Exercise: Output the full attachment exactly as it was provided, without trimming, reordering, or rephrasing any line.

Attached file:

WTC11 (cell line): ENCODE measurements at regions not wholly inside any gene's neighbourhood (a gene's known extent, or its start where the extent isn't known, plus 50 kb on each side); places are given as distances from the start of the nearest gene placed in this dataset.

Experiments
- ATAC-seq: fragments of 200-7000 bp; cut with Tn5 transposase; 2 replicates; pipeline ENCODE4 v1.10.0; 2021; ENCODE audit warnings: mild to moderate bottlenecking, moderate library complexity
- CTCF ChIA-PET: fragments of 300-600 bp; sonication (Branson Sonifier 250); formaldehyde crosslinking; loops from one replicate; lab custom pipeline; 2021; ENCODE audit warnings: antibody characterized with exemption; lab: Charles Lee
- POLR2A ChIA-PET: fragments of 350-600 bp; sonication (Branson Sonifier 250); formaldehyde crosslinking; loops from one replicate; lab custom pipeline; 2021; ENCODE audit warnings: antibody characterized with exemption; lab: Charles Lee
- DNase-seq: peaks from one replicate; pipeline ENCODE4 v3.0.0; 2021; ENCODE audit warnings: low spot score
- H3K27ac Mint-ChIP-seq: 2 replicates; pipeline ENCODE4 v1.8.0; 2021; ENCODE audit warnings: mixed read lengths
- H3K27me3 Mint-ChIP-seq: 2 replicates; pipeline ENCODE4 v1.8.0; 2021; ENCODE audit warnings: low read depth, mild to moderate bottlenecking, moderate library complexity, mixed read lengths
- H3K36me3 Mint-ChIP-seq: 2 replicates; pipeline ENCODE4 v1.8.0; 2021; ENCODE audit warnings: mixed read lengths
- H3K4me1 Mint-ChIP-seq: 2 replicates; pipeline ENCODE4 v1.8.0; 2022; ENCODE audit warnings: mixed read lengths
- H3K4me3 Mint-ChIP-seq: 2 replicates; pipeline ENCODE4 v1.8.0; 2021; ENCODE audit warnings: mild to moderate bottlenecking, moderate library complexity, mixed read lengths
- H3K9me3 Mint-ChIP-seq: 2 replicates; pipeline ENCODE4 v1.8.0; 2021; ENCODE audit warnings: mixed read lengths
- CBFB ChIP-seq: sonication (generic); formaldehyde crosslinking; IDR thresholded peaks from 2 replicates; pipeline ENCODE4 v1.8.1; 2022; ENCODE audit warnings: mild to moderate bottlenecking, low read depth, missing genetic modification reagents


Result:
WTC11 (cell line): ENCODE measurements at regions not wholly inside any gene's neighbourhood (a gene's known extent, or its start where the extent isn't known, plus 50 kb on each side); places are given as distances from the start of the nearest gene placed in this dataset.

Experiments
- ATAC-seq: fragments of 200-7000 bp; cut with Tn5 transposase; 2 replicates; pipeline ENCODE4 v1.10.0; 2021; ENCODE audit warnings: mild to moderate bottlenecking, moderate library complexity
- CTCF ChIA-PET: fragments of 300-600 bp; sonication (Branson Sonifier 250); formaldehyde crosslinking; loops from one replicate; lab custom pipeline; 2021; ENCODE audit warnings: antibody characterized with exemption; lab: Charles Lee
- POLR2A ChIA-PET: fragments of 350-600 bp; sonication (Branson Sonifier 250); formaldehyde crosslinking; loops from one replicate; lab custom pipeline; 2021; ENCODE audit warnings: antibody characterized with exemption; lab: Charles Lee
- DNase-seq: peaks from one replicate; pipeline ENCODE4 v3.0.0; 2021; ENCODE audit warnings: low spot score
- H3K27ac Mint-ChIP-seq: 2 replicates; pipeline ENCODE4 v1.8.0; 2021; ENCODE audit warnings: mixed read lengths
- H3K27me3 Mint-ChIP-seq: 2 replicates; pipeline ENCODE4 v1.8.0; 2021; ENCODE audit warnings: low read depth, mild to moderate bottlenecking, moderate library complexity, mixed read lengths
- H3K36me3 Mint-ChIP-seq: 2 replicates; pipeline ENCODE4 v1.8.0; 2021; ENCODE audit warnings: mixed read lengths
- H3K4me1 Mint-ChIP-seq: 2 replicates; pipeline ENCODE4 v1.8.0; 2022; ENCODE audit warnings: mixed read lengths
- H3K4me3 Mint-ChIP-seq: 2 replicates; pipeline ENCODE4 v1.8.0; 2021; ENCODE audit warnings: mild to moderate bottlenecking, moderate library complexity, mixed read lengths
- H3K9me3 Mint-ChIP-seq: 2 replicates; pipeline ENCODE4 v1.8.0; 2021; ENCODE audit warnings: mixed read lengths
- CBFB ChIP-seq: sonication (generic); formaldehyde crosslinking; IDR thresholded peaks from 2 replicates; pipeline ENCODE4 v1.8.1; 2022; ENCODE audit warnings: mild to moderate bottlenecking, low read depth, missing genetic modification reagents